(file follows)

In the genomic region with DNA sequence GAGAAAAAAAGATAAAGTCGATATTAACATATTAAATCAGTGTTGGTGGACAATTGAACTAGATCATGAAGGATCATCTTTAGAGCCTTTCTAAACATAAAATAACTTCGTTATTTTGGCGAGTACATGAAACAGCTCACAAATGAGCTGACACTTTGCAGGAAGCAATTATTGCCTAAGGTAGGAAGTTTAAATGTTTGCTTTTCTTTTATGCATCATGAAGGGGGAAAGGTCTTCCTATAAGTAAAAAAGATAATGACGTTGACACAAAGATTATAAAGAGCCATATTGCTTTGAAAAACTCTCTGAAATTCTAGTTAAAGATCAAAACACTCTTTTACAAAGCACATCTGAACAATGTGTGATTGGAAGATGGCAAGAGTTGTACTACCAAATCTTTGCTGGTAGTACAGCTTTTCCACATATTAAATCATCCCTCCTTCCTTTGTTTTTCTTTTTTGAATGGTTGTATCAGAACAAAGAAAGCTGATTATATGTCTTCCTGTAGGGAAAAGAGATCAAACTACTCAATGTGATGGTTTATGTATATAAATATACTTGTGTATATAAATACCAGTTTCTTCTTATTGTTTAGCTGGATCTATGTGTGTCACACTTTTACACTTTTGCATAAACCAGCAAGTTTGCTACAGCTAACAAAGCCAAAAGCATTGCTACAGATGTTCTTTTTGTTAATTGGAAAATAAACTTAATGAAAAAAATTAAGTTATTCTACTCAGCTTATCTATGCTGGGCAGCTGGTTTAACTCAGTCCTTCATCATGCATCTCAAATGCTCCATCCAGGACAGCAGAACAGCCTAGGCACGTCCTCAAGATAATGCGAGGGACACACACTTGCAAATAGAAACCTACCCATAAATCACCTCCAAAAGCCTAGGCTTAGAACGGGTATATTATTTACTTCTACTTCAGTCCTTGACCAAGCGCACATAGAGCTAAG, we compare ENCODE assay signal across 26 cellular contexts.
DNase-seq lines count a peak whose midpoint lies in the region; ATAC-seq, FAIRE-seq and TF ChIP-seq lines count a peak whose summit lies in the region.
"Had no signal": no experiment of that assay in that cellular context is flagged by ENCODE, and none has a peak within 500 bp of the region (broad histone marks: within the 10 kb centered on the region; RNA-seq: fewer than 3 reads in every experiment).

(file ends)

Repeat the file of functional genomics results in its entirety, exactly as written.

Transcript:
In the genomic region with DNA sequence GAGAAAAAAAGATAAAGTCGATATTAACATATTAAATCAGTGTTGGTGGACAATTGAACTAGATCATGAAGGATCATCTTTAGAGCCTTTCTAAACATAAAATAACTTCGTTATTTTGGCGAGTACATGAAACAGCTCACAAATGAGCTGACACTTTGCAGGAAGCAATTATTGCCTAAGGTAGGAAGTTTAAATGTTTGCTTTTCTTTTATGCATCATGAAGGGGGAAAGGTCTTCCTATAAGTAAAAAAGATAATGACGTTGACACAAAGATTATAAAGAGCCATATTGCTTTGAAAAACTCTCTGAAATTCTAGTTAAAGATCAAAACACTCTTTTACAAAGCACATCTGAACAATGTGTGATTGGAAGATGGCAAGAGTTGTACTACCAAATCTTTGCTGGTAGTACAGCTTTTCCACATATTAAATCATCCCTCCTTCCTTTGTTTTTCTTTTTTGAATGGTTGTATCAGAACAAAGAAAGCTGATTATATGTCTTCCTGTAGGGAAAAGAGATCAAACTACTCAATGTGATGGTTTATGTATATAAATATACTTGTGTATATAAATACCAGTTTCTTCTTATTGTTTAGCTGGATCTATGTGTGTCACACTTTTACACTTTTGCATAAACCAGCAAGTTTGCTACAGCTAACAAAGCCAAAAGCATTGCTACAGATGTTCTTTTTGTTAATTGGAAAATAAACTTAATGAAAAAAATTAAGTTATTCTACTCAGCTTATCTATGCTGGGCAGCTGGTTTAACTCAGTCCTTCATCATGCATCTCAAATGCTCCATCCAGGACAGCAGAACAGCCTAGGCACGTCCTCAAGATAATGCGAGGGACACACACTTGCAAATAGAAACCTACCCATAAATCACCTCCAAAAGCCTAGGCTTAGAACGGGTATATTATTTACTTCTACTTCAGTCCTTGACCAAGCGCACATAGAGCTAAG, we compare ENCODE assay signal across 26 cellular contexts.
DNase-seq lines count a peak whose midpoint lies in the region; ATAC-seq, FAIRE-seq and TF ChIP-seq lines count a peak whose summit lies in the region.
"Had no signal": no experiment of that assay in that cellular context is flagged by ENCODE, and none has a peak within 500 bp of the region (broad histone marks: within the 10 kb centered on the region; RNA-seq: fewer than 3 reads in every experiment).